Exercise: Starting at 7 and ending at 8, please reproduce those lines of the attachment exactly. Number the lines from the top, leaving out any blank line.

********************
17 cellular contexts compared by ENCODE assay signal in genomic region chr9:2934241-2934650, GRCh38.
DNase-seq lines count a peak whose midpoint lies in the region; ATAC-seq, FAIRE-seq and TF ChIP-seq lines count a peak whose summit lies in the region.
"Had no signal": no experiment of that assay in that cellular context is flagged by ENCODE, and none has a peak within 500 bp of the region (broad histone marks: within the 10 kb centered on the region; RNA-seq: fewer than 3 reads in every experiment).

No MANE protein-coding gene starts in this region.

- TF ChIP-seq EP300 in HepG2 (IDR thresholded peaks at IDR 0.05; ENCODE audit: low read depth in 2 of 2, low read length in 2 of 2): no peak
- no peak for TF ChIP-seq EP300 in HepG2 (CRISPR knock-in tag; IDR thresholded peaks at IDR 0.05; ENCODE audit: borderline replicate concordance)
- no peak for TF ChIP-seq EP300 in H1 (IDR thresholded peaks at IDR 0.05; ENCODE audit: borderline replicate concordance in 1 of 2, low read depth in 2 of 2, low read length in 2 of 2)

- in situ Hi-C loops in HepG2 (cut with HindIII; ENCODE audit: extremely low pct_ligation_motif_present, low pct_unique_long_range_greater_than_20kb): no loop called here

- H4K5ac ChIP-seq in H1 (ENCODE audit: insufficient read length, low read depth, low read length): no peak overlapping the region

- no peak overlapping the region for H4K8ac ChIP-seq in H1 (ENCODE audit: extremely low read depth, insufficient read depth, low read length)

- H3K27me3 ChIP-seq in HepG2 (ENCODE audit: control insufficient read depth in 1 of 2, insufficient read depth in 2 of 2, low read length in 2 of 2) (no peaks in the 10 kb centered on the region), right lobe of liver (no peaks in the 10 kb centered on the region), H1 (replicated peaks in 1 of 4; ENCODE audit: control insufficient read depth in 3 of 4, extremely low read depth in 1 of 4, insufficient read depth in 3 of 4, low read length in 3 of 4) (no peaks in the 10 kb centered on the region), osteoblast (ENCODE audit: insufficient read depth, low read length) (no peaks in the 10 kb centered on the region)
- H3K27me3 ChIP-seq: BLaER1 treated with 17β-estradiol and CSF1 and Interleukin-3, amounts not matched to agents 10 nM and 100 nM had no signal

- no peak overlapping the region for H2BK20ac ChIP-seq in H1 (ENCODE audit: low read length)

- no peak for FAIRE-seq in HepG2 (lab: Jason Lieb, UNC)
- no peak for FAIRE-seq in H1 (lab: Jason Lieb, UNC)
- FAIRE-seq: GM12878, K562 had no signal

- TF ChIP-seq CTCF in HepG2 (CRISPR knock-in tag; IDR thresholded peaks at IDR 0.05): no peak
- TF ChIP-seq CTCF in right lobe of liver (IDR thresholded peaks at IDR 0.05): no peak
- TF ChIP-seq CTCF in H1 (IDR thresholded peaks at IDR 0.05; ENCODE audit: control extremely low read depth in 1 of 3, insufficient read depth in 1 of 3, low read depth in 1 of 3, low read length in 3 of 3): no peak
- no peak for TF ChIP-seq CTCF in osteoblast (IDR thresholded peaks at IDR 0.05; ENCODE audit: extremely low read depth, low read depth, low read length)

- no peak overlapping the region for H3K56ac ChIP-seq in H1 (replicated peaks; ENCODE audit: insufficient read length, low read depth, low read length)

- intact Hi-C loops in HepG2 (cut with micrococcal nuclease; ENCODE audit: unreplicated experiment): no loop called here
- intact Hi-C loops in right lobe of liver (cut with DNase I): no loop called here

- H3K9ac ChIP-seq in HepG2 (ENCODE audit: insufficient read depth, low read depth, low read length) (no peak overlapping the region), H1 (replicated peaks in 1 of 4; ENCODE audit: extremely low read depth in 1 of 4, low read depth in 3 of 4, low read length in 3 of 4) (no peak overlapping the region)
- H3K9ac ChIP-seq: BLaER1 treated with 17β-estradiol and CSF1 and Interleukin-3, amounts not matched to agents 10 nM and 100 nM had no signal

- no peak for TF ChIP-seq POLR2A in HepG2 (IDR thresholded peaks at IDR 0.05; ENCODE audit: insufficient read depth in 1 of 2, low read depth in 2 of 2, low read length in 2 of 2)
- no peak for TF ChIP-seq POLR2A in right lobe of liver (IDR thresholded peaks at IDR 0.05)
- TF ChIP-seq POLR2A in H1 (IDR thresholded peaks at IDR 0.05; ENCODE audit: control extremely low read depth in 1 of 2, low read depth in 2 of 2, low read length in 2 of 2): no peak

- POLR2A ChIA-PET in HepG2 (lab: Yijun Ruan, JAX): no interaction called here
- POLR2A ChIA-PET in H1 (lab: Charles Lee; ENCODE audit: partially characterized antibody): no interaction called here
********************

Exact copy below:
- no peak for TF ChIP-seq EP300 in H1 (IDR thresholded peaks at IDR 0.05; ENCODE audit: borderline replicate concordance in 1 of 2, low read depth in 2 of 2, low read length in 2 of 2)

- in situ Hi-C loops in HepG2 (cut with HindIII; ENCODE audit: extremely low pct_ligation_motif_present, low pct_unique_long_range_greater_than_20kb): no loop called here